So What Kind of Chile Should I Use?

Chiles

After my recent post on chile-laced tamarind ice cream, a friend sent me a recipe for cooked apples with ancho chile.

I wasn’t paying attention at the supermarket, and found myself with all the necessary ingredients except ancho chile. I’m a resourceful guy, so I thought “what the heck” and substituted chipotle… with disappointing results. I ended up with an oddly smoky, brown-sugary mess that just didn’t work with the sour granny smith apples.

That’s when I was reminded that it’s high time I learned the difference between the many different chiles.

Here’s a great starting point. A summary that features 12 commonly available chiles, with a quick description of each, and an indication of their heat level.

I wasn’t surprised to see how hot the habaneros can be. I have a vivid memory of tasting a tiny dollop of habanero salsa one evening in Mérida, and pretty much ruining my dinner with the pain.

Here’s the link: http://pocketchangegourmet.com/12-essential-chile-peppers-for-mexican-cooking/

Advertisements

Chichén Itzá – Los Angeles – Mesquite Grilled Shrimp

IMG_8810-001

IMG_8848-001

Several years ago, when I learned that Chichén Itzá served Yucatán style venison tacos, I dropped everything and went to try them. They don’t seem to be on the menu any more, but they were absolutely delicious. Since then, I have been back many times to their South Grand Avenue restaurant, as well as to the short-lived MacArthur Park location. I’ve had perfectly executed red and green pipiáns, Yucatán specialty poc chuc and many other wonderful dishes. There’s always a feeling of anticipation while driving there, because, out of character for me, I haven’t settled on a single favorite dish.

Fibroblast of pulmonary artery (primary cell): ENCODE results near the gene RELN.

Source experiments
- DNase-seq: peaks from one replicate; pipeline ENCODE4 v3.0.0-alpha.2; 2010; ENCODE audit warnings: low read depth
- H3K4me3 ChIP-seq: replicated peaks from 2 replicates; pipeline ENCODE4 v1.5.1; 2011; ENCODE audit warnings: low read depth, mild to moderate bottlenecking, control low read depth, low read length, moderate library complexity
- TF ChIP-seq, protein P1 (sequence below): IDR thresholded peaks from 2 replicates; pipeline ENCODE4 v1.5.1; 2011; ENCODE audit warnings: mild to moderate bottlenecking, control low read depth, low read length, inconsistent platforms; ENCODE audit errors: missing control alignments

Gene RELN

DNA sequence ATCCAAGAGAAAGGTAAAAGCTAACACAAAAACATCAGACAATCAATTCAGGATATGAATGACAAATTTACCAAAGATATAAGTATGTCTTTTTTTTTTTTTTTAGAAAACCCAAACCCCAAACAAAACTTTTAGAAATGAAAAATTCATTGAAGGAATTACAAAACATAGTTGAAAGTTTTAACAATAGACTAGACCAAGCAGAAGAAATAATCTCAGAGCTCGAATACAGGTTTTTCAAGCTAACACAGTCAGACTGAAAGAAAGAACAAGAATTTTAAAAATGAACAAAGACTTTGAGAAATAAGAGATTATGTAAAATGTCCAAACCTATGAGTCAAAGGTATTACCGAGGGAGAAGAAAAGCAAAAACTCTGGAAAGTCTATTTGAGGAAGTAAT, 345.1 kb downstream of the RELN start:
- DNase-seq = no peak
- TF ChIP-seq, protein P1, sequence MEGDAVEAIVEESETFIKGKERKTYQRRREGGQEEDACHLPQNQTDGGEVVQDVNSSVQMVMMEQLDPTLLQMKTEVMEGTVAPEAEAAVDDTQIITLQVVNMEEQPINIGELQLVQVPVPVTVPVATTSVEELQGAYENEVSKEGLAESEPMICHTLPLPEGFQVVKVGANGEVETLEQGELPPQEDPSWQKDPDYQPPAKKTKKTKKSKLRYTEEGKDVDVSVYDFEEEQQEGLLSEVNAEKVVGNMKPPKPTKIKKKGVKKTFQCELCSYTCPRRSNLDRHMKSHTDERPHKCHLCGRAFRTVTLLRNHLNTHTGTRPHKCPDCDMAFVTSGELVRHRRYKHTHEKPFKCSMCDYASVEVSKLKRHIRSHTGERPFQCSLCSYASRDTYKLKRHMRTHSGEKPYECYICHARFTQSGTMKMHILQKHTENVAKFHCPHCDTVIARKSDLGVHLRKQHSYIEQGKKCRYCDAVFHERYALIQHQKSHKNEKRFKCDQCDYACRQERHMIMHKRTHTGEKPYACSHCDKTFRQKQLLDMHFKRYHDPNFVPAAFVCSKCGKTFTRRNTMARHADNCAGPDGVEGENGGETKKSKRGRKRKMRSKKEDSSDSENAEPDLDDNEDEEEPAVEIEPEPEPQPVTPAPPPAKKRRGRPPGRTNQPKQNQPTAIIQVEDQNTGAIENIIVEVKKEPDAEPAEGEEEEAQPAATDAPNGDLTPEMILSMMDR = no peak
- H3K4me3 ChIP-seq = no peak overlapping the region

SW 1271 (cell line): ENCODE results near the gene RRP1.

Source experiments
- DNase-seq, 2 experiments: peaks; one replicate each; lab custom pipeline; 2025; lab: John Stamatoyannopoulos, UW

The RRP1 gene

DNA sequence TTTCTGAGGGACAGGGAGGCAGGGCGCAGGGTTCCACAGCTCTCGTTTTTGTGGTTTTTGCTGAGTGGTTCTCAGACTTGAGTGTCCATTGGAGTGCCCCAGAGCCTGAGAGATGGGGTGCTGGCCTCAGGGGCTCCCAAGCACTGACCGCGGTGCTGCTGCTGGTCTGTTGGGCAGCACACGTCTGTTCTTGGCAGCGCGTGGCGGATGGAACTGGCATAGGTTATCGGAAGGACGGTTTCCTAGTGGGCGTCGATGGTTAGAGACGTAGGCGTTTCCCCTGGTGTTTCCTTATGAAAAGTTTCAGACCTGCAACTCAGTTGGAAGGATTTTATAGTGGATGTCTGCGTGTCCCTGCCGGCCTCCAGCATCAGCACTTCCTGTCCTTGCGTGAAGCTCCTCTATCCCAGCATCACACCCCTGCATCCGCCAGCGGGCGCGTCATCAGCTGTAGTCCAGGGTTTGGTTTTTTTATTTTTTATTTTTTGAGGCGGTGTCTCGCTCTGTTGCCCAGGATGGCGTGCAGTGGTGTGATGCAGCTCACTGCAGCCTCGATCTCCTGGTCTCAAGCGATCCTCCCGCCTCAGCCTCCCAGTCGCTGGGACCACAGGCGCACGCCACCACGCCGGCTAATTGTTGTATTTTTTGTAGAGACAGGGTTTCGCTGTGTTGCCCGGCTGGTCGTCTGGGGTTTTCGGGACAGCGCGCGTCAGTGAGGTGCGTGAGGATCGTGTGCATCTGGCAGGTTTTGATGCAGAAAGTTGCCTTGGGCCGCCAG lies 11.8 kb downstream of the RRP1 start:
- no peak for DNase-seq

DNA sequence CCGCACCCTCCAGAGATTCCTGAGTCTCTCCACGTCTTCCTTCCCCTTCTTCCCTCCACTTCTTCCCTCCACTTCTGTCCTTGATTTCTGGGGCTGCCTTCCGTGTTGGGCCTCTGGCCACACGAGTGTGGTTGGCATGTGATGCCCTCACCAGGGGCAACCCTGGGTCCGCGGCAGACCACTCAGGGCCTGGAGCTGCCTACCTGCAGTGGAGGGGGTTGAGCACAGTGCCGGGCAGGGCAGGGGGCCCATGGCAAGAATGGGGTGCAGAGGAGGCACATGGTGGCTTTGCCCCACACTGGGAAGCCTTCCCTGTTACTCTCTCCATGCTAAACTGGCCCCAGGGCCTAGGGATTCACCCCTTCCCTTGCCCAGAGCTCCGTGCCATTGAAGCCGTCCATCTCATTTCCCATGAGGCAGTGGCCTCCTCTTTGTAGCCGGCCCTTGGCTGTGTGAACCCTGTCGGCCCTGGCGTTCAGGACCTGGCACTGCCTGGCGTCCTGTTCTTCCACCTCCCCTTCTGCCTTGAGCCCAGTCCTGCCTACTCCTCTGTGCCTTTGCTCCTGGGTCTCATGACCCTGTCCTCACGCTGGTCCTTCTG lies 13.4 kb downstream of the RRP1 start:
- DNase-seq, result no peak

Last Friday, I had the pleasure of meeting Gilberto and Gilberto (yes, two Gilbertos) at the East LA Meets Napa fund-raising event for AltaMed. Each of the participating restaurants presented a specialty dish for the sophisticated crowd of over 1,000 people, and Chichén Itzá’s mesquite grilled shrimp with a habanero cream sauce was a stand-out success. Served on a bed of julienne zucchini, the distinctive flavors of the shrimp and mesquite were beautifully balanced by a flavorful cream sauce with just enough habanero heat to add a whole new layer to the experience.

A consistently good restaurant, run by really nice people… what more can we ask for?

Here’s the website: http://www.chichenitzarestaurant.com/